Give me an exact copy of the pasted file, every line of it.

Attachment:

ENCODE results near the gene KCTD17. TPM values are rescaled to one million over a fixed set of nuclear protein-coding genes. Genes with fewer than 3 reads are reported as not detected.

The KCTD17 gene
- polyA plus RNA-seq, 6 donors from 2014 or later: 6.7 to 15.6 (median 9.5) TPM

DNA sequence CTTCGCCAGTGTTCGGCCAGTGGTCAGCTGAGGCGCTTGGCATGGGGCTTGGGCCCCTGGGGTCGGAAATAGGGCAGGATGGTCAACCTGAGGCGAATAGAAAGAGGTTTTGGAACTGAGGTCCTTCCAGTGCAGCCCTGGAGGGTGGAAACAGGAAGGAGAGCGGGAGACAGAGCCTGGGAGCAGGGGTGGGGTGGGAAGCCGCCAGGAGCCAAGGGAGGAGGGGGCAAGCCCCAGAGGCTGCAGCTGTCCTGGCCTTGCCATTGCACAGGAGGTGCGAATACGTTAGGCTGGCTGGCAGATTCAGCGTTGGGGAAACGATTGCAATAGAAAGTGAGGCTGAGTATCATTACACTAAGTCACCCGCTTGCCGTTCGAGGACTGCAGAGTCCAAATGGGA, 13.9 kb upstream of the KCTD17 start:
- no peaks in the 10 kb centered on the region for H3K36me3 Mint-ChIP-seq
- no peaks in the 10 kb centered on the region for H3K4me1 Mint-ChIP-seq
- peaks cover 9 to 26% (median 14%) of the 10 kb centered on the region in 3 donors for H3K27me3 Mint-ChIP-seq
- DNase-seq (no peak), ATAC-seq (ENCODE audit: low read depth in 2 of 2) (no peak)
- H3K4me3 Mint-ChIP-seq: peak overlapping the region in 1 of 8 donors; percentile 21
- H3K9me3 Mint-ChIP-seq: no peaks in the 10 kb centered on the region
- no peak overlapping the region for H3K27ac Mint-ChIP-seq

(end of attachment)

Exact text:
ENCODE results near the gene KCTD17. TPM values are rescaled to one million over a fixed set of nuclear protein-coding genes. Genes with fewer than 3 reads are reported as not detected.

The KCTD17 gene
- polyA plus RNA-seq, 6 donors from 2014 or later: 6.7 to 15.6 (median 9.5) TPM

DNA sequence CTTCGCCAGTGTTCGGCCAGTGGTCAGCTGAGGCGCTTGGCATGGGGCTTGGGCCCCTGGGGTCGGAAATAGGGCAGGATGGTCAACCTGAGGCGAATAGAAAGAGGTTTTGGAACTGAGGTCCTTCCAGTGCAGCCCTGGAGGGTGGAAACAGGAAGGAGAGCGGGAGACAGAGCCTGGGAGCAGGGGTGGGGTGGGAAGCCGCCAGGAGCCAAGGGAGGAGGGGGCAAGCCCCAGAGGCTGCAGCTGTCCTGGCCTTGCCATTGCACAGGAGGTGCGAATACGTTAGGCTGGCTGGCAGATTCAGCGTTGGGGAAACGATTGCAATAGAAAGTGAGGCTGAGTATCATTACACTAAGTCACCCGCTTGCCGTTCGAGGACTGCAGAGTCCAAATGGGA, 13.9 kb upstream of the KCTD17 start:
- no peaks in the 10 kb centered on the region for H3K36me3 Mint-ChIP-seq
- no peaks in the 10 kb centered on the region for H3K4me1 Mint-ChIP-seq
- peaks cover 9 to 26% (median 14%) of the 10 kb centered on the region in 3 donors for H3K27me3 Mint-ChIP-seq
- DNase-seq (no peak), ATAC-seq (ENCODE audit: low read depth in 2 of 2) (no peak)
- H3K4me3 Mint-ChIP-seq: peak overlapping the region in 1 of 8 donors; percentile 21
- H3K9me3 Mint-ChIP-seq: no peaks in the 10 kb centered on the region
- no peak overlapping the region for H3K27ac Mint-ChIP-seq